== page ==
A few weeks ago, I listened to a lecture on the subject of secular humanism. The speaker gave many examples of the pernicious effect that that doctrine has had on our country, individuals and educational system, which comes about as man tries to create a new religion for himself. The unholy triumvirate of Darwin, Freud and Marx effectively destroyed religion for many people. They, the higher critics of scripture, were capped off in the 1960’s by Bishop Robinson of the Anglican Church, who declared God dead. This assault on religion made it possible for man to create his own religion, essentially secular humanism. A notion that has been around for a long time.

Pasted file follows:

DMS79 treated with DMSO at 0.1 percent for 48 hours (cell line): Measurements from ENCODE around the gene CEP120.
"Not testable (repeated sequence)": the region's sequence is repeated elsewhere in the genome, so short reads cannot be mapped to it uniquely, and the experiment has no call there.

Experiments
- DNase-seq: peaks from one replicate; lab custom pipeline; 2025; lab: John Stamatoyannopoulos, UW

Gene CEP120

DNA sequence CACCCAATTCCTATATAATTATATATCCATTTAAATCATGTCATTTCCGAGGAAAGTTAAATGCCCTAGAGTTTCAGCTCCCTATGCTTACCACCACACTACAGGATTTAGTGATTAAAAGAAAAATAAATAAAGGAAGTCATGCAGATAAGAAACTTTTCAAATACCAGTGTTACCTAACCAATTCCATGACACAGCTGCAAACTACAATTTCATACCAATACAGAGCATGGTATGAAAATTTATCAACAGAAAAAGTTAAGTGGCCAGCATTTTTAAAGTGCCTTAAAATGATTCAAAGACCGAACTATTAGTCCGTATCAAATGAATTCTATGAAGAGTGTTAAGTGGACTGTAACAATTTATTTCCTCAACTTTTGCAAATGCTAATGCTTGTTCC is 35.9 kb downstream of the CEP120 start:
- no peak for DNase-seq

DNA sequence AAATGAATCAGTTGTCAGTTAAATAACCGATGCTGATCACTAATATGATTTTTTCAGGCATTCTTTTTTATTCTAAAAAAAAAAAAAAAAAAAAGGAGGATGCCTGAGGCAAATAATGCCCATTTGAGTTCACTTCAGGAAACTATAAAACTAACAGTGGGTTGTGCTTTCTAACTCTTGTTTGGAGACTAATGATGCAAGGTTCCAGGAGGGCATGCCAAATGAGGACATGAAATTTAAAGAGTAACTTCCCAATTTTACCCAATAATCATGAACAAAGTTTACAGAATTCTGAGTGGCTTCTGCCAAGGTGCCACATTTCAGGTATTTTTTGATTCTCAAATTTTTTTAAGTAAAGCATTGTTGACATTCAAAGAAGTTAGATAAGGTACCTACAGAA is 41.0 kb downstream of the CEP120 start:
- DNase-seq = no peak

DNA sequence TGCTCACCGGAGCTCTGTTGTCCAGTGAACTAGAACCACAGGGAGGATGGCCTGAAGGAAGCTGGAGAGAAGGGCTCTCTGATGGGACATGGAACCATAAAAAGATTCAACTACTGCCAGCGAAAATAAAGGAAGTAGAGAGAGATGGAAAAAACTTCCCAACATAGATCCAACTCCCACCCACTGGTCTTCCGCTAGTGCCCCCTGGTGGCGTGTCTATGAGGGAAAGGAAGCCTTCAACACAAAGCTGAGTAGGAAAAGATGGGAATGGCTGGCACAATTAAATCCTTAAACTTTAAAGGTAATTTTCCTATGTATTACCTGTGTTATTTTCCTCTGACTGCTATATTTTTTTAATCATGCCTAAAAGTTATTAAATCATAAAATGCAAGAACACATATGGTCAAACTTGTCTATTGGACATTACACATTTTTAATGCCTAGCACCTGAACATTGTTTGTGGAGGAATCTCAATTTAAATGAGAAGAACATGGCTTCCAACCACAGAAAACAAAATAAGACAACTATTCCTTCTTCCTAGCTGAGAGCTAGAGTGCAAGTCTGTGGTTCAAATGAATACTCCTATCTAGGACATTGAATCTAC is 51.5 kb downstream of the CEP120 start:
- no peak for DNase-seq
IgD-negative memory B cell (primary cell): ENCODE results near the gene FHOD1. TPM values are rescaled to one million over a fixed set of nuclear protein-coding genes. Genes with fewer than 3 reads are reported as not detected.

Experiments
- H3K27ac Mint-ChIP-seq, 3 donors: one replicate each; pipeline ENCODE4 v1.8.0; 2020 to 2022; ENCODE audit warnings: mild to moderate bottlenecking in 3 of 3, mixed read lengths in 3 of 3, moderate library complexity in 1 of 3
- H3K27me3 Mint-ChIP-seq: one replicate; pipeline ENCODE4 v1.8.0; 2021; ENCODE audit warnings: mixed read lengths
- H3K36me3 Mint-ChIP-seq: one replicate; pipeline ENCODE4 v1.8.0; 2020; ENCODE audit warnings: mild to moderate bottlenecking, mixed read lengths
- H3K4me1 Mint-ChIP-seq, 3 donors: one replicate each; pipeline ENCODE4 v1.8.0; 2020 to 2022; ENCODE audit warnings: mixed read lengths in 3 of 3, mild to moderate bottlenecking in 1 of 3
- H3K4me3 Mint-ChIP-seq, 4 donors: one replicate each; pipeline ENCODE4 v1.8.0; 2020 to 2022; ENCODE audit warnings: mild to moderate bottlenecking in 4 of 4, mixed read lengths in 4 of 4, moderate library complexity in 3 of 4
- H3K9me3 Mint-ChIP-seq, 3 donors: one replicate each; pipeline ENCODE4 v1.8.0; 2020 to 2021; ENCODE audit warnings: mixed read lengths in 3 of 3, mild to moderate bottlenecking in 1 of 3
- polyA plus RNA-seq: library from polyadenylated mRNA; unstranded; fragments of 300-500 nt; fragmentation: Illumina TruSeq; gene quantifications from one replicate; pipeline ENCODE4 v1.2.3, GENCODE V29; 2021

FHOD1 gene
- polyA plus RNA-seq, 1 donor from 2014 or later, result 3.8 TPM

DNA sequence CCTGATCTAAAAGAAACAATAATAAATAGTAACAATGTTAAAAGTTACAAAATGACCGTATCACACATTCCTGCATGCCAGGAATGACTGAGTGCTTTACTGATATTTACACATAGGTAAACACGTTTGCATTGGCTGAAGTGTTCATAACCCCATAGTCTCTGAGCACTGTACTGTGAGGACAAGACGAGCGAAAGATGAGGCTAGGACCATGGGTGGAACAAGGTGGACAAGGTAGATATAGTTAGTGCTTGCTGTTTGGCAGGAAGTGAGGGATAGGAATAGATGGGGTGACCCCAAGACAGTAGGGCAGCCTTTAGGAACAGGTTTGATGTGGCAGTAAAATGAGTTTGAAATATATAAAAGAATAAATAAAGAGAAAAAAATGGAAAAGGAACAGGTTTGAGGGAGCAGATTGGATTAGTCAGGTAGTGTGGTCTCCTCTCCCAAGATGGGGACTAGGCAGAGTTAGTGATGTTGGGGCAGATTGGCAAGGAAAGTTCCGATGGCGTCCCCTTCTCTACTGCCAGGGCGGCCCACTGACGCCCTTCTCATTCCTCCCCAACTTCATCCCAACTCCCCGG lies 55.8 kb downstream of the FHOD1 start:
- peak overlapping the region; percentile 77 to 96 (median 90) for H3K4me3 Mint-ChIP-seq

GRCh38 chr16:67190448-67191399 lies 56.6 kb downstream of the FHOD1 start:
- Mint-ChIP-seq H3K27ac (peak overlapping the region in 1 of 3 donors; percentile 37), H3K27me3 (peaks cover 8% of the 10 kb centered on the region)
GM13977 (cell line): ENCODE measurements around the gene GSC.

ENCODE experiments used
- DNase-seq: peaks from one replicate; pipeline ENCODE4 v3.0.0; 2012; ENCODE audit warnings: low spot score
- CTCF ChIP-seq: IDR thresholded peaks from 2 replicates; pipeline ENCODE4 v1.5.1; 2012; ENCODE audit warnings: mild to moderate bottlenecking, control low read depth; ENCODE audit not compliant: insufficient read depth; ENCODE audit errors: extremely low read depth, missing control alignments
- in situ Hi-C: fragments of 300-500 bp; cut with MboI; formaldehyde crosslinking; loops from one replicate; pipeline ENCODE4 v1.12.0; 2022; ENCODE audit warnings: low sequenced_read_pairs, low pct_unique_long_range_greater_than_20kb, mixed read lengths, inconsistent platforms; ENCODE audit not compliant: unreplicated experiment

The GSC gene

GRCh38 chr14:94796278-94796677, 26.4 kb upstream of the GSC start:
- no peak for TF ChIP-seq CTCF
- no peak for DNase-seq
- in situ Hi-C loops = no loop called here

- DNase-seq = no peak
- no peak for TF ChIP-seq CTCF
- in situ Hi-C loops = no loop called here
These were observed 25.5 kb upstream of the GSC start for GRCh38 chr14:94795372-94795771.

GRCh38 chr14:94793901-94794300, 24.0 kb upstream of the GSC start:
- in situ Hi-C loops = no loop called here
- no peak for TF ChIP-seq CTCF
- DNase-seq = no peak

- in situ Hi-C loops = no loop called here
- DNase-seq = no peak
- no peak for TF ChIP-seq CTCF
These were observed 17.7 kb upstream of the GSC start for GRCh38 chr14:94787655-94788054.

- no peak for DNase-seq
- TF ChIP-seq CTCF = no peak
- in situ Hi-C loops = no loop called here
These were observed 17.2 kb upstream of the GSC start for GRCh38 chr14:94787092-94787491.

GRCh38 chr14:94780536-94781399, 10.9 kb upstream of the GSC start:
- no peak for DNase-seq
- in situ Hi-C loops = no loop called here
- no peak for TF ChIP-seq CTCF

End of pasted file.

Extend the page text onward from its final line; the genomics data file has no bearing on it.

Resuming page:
Unhappily, humanism has been a long time dying. It has been dying a slow death because of men like Norman Lear, for example, the TV producer, who spearheaded the movement of secular humanism in this country; and men like Carl Sagan, who popularized scientific theory, professor of astronomy at Cornell. Implicit in everything they teach is that we know how to make up our own rules. That we’re responsible only to ourselves. The idea has had a sweeping influence on American society, but we see signs that things are changing. The uncertainty of today’s world has caused people to take another look at the meaning of it all.